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Redcurrant facts for kids

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Redcurrant
Cultivated redcurrant
Scientific classification
Kingdom: Plantae
Division: Magnoliophyta
Class: Magnoliopsida
Order: Saxifragales
Family: Grossulariaceae
Genus: Ribes
Species: R. rubrum
Binomial name
Ribes rubrum
L.
Ribes rubrum fruit Luc Viatour
Redcurrant

A Redcurrant (Ribes rubrum) is a type of fruit. It is related to the Blackcurrant. They are in the same genus Ribes. They can be found growing in the wild in western Europe (France, Belgium, Netherlands, Germany and northern Italy).

Culinary uses

Menkovo - abandoned house with red currant - DSCF5767
A fruiting redcurrant bush near an abandoned house in a semi-deserted village in Yaroslavl Oblast, Russia at 59 degrees northern latitude

With maturity, the tart flavour of redcurrant fruit is slightly greater than its blackcurrant relative, but with the same approximate sweetness. The white-fruited variant of redcurrant, often referred to as white currant, has the same tart flavour but with greater sweetness. Although frequently cultivated for jams and cooked preparations, much like the white currant, it is often served raw or as a simple accompaniment in salads, garnishes, or drinks when in season.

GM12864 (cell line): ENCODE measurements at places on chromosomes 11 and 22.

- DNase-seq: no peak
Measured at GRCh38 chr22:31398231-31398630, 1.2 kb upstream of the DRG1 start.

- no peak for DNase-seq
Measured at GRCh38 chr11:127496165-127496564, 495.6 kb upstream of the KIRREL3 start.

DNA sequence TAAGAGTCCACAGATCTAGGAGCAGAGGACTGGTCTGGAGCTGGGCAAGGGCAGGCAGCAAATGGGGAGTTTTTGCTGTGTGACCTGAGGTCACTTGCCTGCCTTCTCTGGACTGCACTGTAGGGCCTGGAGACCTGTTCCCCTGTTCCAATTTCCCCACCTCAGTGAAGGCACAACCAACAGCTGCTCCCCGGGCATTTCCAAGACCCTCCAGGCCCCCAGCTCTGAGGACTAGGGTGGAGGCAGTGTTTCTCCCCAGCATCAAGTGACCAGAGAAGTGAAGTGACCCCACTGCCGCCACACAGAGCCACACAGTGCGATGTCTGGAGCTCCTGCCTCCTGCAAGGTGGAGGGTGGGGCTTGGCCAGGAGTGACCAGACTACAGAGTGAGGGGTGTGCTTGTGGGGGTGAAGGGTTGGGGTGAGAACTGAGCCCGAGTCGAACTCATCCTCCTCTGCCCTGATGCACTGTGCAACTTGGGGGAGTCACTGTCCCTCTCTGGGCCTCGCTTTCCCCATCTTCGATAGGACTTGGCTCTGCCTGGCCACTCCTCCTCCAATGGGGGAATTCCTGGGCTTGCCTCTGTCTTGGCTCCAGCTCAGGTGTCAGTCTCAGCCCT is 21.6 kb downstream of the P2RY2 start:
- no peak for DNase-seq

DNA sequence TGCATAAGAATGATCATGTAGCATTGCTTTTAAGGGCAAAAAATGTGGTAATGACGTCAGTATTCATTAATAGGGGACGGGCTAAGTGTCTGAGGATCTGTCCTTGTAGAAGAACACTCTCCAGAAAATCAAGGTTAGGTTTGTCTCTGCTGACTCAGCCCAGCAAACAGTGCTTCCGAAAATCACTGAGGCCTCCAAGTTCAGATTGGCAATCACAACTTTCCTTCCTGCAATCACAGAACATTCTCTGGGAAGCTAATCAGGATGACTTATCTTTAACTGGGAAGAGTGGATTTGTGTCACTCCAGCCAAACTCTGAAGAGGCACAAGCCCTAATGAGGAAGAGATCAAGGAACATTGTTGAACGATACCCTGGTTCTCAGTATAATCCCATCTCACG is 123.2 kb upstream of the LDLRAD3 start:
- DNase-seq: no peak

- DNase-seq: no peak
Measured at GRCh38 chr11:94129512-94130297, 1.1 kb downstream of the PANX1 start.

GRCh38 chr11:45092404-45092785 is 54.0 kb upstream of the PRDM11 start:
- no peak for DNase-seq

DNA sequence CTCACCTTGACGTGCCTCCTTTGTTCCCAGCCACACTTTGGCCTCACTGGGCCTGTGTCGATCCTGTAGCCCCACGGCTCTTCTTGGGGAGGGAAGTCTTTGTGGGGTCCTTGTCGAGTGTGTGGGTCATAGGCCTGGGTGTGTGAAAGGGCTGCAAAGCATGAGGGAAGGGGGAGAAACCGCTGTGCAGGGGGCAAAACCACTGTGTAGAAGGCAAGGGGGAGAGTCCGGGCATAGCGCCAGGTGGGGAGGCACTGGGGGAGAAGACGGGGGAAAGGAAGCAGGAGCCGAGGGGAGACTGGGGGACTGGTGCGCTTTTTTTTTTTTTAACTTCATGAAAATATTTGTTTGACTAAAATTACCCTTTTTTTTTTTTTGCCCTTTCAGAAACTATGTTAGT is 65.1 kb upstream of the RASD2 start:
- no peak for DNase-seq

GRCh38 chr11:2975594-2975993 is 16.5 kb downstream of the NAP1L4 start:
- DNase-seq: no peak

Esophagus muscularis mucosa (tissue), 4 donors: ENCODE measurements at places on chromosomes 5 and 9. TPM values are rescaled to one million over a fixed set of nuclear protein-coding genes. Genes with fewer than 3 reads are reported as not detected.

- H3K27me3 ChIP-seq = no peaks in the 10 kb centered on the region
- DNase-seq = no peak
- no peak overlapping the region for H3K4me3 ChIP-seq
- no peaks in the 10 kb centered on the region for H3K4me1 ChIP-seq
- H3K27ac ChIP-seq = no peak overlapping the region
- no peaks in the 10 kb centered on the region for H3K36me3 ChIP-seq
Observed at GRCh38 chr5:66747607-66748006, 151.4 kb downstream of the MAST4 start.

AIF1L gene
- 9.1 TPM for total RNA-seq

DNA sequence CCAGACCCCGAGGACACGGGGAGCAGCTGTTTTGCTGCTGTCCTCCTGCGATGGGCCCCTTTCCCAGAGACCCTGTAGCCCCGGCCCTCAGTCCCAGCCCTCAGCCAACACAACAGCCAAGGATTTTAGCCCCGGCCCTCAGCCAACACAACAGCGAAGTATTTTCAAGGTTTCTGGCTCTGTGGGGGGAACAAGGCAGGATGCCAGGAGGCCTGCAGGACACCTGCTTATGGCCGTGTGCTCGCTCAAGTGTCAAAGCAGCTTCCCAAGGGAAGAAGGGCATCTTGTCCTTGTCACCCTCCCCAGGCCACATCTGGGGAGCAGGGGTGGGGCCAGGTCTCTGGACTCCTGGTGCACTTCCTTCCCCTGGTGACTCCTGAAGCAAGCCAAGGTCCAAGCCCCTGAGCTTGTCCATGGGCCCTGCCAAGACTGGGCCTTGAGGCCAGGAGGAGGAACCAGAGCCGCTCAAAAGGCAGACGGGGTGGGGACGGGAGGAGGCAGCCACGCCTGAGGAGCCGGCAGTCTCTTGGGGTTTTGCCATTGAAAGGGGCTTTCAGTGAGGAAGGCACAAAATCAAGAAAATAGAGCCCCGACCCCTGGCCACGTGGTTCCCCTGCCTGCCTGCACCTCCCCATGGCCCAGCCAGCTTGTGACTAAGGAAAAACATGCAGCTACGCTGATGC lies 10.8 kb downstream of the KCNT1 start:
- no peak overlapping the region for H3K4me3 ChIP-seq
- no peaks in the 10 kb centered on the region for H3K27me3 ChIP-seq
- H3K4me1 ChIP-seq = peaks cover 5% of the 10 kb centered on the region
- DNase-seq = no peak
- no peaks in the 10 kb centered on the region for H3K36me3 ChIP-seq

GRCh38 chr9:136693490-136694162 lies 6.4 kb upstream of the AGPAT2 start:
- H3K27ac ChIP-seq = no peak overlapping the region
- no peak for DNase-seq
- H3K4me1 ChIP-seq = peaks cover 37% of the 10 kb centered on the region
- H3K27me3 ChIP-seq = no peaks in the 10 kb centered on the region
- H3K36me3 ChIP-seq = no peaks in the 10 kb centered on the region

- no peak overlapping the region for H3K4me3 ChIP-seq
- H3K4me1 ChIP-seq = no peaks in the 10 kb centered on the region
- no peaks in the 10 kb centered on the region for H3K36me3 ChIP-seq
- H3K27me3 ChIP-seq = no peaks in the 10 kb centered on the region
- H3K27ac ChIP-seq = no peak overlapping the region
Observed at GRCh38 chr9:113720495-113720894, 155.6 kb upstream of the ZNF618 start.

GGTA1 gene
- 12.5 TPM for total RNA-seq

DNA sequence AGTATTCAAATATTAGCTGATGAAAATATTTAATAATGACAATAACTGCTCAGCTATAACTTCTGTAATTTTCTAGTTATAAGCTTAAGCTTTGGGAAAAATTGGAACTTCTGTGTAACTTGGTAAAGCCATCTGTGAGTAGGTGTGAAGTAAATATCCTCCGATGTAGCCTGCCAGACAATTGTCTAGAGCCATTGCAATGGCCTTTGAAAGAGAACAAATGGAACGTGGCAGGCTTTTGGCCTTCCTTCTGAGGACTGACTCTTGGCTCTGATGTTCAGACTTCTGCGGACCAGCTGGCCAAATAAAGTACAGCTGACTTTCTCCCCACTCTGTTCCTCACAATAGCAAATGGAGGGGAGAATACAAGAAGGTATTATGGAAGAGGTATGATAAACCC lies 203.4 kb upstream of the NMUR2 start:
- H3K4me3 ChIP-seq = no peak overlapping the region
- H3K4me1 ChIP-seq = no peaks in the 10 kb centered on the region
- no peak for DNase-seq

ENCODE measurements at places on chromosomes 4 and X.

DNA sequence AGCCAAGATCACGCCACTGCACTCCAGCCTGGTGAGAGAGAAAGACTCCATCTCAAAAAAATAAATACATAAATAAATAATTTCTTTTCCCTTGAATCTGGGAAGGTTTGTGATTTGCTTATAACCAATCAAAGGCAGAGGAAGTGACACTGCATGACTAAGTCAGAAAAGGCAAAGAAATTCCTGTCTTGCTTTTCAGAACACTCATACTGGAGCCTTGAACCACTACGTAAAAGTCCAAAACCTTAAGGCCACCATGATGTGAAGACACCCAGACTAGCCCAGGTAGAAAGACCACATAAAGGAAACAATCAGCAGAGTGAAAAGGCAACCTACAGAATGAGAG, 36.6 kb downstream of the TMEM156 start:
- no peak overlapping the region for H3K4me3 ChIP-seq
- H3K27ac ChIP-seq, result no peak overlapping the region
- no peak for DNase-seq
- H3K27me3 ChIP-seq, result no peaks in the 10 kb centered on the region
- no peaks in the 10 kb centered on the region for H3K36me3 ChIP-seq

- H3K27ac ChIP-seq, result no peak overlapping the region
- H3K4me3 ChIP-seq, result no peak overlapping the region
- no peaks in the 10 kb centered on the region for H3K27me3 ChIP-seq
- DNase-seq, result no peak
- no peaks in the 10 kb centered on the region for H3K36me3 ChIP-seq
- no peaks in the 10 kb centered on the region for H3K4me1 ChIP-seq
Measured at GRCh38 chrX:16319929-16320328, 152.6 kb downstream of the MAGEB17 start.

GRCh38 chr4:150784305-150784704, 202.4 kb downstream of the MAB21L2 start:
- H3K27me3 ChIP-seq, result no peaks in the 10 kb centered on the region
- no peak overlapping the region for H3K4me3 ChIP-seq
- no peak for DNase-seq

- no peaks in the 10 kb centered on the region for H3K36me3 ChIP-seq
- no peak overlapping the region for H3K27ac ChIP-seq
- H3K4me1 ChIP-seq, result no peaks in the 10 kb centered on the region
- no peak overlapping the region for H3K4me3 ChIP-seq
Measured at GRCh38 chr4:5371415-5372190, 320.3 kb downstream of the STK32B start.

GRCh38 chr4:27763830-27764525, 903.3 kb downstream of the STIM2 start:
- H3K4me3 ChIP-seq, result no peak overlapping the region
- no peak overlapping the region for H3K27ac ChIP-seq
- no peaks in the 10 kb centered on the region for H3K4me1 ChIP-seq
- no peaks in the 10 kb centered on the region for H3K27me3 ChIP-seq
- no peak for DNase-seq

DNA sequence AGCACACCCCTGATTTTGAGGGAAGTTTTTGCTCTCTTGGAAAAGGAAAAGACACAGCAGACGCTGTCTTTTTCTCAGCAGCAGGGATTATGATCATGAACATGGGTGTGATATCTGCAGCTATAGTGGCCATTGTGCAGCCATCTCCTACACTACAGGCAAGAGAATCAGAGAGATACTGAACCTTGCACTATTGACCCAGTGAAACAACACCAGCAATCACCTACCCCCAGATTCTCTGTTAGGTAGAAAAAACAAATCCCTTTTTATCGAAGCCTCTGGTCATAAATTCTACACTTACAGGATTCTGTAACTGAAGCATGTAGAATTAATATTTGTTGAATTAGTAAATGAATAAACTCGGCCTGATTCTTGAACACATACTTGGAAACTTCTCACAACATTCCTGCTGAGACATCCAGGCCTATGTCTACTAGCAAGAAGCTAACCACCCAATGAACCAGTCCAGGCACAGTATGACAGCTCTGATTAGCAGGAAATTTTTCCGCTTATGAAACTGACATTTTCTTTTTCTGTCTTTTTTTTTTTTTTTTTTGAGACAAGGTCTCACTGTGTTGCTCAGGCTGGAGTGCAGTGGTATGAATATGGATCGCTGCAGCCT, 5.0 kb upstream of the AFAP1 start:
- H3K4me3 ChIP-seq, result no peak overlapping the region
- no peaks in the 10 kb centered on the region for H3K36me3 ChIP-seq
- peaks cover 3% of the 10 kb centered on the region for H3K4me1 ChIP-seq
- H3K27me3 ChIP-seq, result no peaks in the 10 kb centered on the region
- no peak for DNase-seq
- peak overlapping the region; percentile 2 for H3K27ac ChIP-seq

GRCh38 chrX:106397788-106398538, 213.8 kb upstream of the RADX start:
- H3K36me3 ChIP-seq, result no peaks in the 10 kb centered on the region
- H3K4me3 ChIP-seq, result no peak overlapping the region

Redcurrant cuttings growing
Redcurrant cuttings

In the United Kingdom, redcurrant jelly is a condiment often served with lamb, game meat including venison, turkey and goose in a festive or Sunday roast. It is essentially a jam and is made in the same way, by adding the redcurrants to sugar, boiling, and straining.

In France, the highly rarefied and hand-made Bar-le-duc or Lorraine jelly is a spreadable preparation traditionally made from white currants or alternatively redcurrants. The pips are taken off by hand with a goose feather, before cooking.

In Scandinavia and Schleswig-Holstein, it is often used in fruit soups and summer puddings (rødgrød, rote grütze or rode grütt). In Germany it is also used in combination with custard or meringue as a filling for tarts. In Linz, Austria, it is the most commonly used filling for the Linzer torte. It can be enjoyed in its fresh state without the addition of sugar.

In German-speaking areas, syrup or nectar derived from the redcurrant is added to soda water and enjoyed as a refreshing drink named Johannisbeerschorle. It is so named because the redcurrants (Johannisbeeren, "John's berry" in German) are said to ripen first on St. John's Day, also known as Midsummer Day, June 24.

In Russia, redcurrants are ubiquitous and used in jams, preserves, compotes and desserts; while leaves have many uses in traditional medicine.

In Mexico, redcurrants are a popular flavour for iced/frappé drinks and desserts, most commonly in 'raspado' (scraped ice) form.

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